Hacking is a form of black art. The malicious types of hackers are even referred to as “black hat” vs the “white hat” hackers who look for vulnerabilities for altruistic reasons instead of malicious. Put differently, “black hat” vs “white hat” is a sort of throwback to the old western movies where the bad guys always wore black hats and the good guys wore white/light colored ones.
That is the phrase that comes to mind as we sit here and analyze the events that unfolded at the end of last week. In case you didn’t hear, there was a significant DDoS attack on major DNS provider Dyn. In plain English, someone tried to set the Internet’s phone book on fire. This cyber-attack took down or negatively affected large parts of the Internet all over the world.
That’s a big deal in our ever increasingly connected world and it was all done by exploiting vulnerabilities in IoT(Internet of Things) devices, which is a fancy way of referring to the quickly growing list of gadgets getting connected to the Internet. Manufacturers are rushing to implement these connected strategies for all of their devices with little to no regard to security or the ramifications of flooding the market with unsecured and often times unnecessary gadgets.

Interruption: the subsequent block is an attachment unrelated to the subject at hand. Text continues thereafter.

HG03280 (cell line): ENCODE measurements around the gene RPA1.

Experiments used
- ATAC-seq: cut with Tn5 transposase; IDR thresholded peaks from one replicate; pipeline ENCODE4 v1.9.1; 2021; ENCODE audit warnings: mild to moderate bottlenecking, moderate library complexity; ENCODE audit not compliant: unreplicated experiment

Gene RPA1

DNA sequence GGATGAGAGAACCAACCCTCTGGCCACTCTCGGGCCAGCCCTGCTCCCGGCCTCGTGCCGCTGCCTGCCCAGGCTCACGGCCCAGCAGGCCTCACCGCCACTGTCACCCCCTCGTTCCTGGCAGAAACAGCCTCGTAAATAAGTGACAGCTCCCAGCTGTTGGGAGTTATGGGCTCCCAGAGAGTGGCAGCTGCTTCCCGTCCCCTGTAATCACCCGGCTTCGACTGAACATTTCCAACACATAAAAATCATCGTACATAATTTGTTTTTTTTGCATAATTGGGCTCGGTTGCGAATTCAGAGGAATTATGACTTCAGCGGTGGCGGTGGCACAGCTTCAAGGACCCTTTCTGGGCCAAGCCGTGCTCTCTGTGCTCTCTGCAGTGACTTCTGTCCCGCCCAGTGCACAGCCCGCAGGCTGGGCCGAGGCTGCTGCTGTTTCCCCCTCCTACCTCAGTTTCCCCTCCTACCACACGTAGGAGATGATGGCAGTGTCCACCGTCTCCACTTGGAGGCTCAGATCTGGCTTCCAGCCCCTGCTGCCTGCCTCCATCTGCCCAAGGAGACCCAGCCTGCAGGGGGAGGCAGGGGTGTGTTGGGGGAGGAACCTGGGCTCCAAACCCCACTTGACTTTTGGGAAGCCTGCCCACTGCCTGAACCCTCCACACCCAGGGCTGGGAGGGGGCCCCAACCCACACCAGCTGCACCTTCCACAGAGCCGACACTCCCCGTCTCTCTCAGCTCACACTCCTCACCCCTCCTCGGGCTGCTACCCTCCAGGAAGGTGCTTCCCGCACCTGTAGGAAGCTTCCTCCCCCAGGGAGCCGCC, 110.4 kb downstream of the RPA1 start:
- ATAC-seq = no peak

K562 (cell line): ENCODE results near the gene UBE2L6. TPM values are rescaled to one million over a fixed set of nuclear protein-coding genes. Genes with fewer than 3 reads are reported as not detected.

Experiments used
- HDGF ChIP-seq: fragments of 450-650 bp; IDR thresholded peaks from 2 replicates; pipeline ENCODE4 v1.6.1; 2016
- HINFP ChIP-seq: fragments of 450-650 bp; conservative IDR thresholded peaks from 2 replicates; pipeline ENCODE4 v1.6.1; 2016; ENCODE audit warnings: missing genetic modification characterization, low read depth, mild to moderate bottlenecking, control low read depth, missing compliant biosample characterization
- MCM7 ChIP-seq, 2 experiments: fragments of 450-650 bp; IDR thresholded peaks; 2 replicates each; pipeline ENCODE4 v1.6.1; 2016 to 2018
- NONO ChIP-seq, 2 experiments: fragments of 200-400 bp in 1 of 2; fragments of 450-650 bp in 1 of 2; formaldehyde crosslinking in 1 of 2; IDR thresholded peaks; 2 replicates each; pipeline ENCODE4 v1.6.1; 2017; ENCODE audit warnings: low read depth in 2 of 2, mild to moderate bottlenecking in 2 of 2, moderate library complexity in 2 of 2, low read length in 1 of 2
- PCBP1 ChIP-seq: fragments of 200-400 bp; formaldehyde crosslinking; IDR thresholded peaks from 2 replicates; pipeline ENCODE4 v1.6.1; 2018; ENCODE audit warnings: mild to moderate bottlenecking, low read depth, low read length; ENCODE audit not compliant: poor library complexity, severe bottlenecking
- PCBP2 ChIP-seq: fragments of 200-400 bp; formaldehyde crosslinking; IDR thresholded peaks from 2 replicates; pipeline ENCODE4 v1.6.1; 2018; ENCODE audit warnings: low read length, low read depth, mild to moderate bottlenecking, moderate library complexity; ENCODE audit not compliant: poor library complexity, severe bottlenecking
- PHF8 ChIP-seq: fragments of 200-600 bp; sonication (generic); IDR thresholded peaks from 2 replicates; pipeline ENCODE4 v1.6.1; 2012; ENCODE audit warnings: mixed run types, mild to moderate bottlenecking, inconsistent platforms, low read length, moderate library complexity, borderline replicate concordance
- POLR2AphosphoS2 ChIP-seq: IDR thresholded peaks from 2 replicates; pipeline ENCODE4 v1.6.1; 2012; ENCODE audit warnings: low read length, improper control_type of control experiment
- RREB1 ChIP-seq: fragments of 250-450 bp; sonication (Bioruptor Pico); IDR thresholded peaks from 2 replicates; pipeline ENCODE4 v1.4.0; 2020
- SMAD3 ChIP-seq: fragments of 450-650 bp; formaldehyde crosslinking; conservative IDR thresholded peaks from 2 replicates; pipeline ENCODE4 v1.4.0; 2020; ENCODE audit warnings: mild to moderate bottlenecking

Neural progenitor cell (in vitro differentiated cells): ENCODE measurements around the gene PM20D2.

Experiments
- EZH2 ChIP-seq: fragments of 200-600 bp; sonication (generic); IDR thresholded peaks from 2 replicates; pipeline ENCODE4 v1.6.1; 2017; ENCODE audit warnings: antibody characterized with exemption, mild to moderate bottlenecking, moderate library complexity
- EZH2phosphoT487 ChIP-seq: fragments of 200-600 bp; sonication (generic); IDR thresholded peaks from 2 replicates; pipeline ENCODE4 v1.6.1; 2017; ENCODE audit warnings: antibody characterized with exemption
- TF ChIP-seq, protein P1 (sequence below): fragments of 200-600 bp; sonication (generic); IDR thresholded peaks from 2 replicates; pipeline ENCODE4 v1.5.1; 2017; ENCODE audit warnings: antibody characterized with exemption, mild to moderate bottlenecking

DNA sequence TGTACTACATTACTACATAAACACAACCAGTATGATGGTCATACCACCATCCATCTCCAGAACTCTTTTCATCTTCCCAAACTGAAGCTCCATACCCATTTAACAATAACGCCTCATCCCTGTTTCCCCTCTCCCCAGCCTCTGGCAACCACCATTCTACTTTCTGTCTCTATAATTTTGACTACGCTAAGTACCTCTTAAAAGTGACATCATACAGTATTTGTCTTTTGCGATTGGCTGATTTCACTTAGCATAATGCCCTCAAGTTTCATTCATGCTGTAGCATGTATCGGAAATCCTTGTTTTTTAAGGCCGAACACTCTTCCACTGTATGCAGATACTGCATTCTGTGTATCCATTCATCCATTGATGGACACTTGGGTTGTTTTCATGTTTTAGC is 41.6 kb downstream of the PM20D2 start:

Be extremely cautious of any connected device you bring into your home or business, especially ones from little known manufacturers or if the device is inexpensive. We all love cheap gadgets but the old adage that says “You get what you pay for” very much rings true in this category as well.
If this trend continues on the current path, the outages will get much worse and have far bigger consequences. We aren’t far away from large scale hacks of our place of business, our cars and our homes. We must demand better.